When a company is being wound up whether by or under the supervision of the Court or voluntarily, the fact must be made known to all those having any dealing with the company; every document in the nature of an invoice, order for goods or business letter issued in the name of the company, after the commencement of winding up must contain a statement that the company is being wound up (Sec. 547).

Where a company is being wound up, all documents of the company and of the liquidators shall, as between the contributories of the company, be prima facie evidence of the truth of all matters recorded therein (Sec. 548).

Where an order for winding up of the company by or subject to the supervision of the Court is made, any creditor or contributory of the company may inspect the books and the papers of the company, subject to the provisions made in the rules by the Central Government in this behalf.

Winding Up Of Insolvent Companies

Section 529 of the Companies Act applies to winding up of the company which cannot pay all its debts i.e. to an insolvent company only in respect of the following :

  • debts provable.
  • the valuation of annuities and future and contingent liabilities; and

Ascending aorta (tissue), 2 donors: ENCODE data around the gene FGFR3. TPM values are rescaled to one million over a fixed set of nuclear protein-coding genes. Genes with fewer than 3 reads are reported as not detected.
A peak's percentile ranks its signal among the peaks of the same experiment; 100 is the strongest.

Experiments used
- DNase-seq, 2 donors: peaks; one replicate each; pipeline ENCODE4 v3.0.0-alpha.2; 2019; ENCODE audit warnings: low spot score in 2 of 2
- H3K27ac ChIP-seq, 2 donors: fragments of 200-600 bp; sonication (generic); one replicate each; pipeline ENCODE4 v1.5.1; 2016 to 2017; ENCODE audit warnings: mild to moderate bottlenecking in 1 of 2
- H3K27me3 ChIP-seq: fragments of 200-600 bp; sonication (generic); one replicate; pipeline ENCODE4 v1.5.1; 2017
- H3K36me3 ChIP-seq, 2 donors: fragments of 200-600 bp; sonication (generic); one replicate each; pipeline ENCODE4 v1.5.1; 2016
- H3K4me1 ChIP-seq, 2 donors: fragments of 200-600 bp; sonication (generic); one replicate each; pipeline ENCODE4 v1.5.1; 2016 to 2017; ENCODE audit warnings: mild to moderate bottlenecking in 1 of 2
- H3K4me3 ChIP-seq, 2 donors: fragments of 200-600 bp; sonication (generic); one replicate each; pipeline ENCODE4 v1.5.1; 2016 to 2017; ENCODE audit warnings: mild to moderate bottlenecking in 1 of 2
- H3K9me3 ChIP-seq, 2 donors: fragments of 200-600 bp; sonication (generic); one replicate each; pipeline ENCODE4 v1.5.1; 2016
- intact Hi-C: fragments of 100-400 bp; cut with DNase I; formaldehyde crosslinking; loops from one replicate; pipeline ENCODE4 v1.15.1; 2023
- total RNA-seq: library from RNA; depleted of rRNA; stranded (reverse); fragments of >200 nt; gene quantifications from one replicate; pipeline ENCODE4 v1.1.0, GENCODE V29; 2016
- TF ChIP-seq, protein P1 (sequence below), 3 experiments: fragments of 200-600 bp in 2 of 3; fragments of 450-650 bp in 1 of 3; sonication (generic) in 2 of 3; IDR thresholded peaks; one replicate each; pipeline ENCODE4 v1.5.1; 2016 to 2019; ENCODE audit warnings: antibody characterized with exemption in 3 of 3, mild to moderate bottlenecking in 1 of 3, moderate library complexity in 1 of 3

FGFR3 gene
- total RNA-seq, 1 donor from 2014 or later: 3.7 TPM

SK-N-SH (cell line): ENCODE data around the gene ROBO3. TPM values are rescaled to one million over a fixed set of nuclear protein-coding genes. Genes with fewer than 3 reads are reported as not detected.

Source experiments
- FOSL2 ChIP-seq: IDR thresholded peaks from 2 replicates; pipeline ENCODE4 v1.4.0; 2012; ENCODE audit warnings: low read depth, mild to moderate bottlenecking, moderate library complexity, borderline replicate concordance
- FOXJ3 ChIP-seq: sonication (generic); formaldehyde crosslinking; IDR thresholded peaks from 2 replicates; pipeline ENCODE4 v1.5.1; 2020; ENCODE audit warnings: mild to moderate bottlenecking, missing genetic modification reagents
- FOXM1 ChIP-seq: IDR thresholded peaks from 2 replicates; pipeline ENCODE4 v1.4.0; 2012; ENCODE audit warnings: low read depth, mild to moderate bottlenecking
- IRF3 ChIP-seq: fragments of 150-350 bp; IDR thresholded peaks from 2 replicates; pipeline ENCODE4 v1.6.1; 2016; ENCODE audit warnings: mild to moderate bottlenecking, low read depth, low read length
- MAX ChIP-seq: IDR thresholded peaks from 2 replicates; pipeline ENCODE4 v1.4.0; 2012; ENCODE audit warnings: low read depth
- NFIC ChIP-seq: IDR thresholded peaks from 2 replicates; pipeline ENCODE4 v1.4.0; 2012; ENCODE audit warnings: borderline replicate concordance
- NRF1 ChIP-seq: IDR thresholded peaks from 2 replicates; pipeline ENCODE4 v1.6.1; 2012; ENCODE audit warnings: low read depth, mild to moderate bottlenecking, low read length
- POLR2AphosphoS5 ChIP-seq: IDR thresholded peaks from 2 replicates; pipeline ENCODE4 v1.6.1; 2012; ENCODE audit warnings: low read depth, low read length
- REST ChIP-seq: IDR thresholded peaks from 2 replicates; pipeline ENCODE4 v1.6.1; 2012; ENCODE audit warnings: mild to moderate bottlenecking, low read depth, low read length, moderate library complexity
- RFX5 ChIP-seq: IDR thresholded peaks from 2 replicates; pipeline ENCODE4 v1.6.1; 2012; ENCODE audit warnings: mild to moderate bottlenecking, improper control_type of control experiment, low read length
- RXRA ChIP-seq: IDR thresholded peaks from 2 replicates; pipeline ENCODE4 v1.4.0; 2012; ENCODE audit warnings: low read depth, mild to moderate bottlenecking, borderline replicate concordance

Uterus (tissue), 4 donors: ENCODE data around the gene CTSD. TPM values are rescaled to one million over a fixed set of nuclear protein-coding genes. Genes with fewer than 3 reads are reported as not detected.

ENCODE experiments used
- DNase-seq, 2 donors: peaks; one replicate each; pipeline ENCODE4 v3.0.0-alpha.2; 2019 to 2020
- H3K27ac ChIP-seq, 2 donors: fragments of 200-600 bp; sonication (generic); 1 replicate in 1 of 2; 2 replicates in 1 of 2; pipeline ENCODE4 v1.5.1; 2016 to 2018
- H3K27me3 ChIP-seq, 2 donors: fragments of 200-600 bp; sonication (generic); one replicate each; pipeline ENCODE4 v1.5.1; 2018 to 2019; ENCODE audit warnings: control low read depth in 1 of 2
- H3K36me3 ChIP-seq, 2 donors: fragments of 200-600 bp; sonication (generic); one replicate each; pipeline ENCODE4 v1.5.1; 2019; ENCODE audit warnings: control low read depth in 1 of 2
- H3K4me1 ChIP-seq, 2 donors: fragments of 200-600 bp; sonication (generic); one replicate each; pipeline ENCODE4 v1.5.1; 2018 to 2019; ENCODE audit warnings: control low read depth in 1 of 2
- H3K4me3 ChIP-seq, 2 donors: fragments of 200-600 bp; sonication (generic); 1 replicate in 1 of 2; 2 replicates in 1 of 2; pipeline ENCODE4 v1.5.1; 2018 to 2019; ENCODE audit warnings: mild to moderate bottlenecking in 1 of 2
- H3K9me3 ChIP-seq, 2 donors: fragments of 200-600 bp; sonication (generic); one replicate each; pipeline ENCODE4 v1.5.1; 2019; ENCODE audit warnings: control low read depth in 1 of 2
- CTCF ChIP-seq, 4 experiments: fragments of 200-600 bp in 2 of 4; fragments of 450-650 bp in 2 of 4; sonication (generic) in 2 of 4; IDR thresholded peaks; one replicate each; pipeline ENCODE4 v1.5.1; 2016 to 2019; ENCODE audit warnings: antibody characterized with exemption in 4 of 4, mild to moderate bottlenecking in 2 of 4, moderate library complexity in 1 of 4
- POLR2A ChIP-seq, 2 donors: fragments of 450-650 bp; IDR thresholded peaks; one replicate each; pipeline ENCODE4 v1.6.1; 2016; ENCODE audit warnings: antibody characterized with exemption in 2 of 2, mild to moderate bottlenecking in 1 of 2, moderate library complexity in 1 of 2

• the respective rights of secured and unsecured creditors.

All persons who would be entitled to prove for and receive dividends out of the assets of the company may come in under the winding up and made such claims against the company as they respectively are entitled to. But it is not necessary for a secured creditor to prove his debt in the winding up and he can stand wholly outside the winding up proceedings. However, if a secured creditor instead of giving up his security and providing for his debt proceeds to realise his security, he shall be liable to pay the expenses incurred by the liquidator for the presentation of the security before its realisation by the secured creditor.

The rules of insolvency in India are to be found in the Presidency Towns Insolvency Act, 1909 and Provincial Insolvency Act, 1920. Only such of the rules contained in these Acts as relate to the respective rights of the secured and unsecured creditors, and to debts provable and to the valuation of certain liabilities shall apply under Section 529. Apart from these provisions, in respect of other matters such as those relating to priority of debts, all questions have to be determined with reference to the Companies Act only.

Section 529 ceases to be applicable as soon as it is found the company in the course of winding up is not insolvent. The provisions of the laws of insolvency applicable to insolvent companies will not apply to such company and it will be treated as having been solvent throughout the winding up proceedings.